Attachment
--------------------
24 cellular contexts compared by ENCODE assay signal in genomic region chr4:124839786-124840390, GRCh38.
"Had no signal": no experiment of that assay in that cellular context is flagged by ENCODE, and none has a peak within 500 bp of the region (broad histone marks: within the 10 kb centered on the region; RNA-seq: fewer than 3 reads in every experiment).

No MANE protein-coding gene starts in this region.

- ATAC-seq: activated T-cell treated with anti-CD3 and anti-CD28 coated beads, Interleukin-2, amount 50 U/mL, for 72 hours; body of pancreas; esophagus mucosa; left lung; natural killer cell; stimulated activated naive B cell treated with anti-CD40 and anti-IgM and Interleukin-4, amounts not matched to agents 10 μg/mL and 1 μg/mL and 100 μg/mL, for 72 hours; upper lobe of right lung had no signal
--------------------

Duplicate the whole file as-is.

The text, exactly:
24 cellular contexts compared by ENCODE assay signal in genomic region chr4:124839786-124840390, GRCh38.
"Had no signal": no experiment of that assay in that cellular context is flagged by ENCODE, and none has a peak within 500 bp of the region (broad histone marks: within the 10 kb centered on the region; RNA-seq: fewer than 3 reads in every experiment).

No MANE protein-coding gene starts in this region.

- ATAC-seq: activated T-cell treated with anti-CD3 and anti-CD28 coated beads, Interleukin-2, amount 50 U/mL, for 72 hours; body of pancreas; esophagus mucosa; left lung; natural killer cell; stimulated activated naive B cell treated with anti-CD40 and anti-IgM and Interleukin-4, amounts not matched to agents 10 μg/mL and 1 μg/mL and 100 μg/mL, for 72 hours; upper lobe of right lung had no signal